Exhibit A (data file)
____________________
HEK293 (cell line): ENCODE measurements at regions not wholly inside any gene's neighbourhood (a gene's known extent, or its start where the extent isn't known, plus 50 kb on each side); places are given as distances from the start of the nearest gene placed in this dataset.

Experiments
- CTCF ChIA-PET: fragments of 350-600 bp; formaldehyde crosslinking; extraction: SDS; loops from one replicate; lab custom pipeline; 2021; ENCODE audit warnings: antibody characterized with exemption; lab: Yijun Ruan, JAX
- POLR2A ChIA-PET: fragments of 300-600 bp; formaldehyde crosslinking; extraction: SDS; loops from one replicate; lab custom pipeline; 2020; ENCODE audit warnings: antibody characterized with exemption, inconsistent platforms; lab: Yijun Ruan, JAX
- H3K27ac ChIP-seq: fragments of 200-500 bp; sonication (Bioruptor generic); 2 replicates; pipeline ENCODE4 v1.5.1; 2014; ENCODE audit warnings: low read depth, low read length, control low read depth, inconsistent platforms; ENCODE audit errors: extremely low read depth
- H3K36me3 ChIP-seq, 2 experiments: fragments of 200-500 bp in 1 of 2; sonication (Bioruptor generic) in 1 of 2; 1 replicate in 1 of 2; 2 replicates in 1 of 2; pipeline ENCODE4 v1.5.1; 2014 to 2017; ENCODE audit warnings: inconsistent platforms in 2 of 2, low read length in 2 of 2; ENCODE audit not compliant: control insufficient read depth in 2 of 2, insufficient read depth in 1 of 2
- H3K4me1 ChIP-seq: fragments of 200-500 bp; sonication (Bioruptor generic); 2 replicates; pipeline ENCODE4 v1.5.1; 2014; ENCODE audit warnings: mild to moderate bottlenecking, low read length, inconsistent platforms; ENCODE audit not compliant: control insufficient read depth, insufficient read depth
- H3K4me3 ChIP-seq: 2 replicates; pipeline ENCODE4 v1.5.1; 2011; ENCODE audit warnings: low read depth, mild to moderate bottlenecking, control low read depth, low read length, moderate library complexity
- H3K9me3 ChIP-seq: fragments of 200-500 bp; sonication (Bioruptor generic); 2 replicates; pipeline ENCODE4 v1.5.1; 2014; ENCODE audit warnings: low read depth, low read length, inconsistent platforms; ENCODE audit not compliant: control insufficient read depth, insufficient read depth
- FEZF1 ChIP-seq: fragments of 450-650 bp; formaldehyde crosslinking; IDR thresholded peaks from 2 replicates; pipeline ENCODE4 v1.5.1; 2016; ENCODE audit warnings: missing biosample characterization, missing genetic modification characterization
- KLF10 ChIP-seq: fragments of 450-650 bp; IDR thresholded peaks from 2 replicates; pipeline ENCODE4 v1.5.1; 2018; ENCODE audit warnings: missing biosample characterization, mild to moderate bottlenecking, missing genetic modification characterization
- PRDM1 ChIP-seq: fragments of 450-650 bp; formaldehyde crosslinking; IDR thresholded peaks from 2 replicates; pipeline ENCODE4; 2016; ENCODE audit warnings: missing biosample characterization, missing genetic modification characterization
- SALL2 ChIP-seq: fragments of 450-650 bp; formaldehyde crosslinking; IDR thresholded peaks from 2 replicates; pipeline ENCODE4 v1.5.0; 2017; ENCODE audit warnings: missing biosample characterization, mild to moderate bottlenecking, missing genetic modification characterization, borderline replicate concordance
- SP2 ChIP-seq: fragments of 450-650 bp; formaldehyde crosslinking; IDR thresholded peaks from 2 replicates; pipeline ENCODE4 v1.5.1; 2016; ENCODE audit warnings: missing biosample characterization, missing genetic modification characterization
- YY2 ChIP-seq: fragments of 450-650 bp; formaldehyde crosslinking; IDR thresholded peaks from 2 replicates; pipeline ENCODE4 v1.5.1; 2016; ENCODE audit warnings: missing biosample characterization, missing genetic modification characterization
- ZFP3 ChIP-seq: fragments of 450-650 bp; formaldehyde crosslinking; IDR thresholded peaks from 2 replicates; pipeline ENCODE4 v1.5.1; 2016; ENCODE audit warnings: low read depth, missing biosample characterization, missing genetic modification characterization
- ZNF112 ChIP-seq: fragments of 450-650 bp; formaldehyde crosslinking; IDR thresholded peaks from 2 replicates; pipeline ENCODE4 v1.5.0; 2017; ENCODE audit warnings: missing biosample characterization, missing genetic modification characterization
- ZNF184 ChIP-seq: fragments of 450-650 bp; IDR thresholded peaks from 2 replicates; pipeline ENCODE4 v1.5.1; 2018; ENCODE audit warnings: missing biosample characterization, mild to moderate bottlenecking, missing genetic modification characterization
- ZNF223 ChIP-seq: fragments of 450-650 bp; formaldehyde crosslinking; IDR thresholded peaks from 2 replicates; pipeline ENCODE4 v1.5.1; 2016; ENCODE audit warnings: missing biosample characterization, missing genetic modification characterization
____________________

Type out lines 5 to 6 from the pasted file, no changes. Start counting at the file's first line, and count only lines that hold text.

- H3K27ac ChIP-seq: fragments of 200-500 bp; sonication (Bioruptor generic); 2 replicates; pipeline ENCODE4 v1.5.1; 2014; ENCODE audit warnings: low read depth, low read length, control low read depth, inconsistent platforms; ENCODE audit errors: extremely low read depth
- H3K36me3 ChIP-seq, 2 experiments: fragments of 200-500 bp in 1 of 2; sonication (Bioruptor generic) in 1 of 2; 1 replicate in 1 of 2; 2 replicates in 1 of 2; pipeline ENCODE4 v1.5.1; 2014 to 2017; ENCODE audit warnings: inconsistent platforms in 2 of 2, low read length in 2 of 2; ENCODE audit not compliant: control insufficient read depth in 2 of 2, insufficient read depth in 1 of 2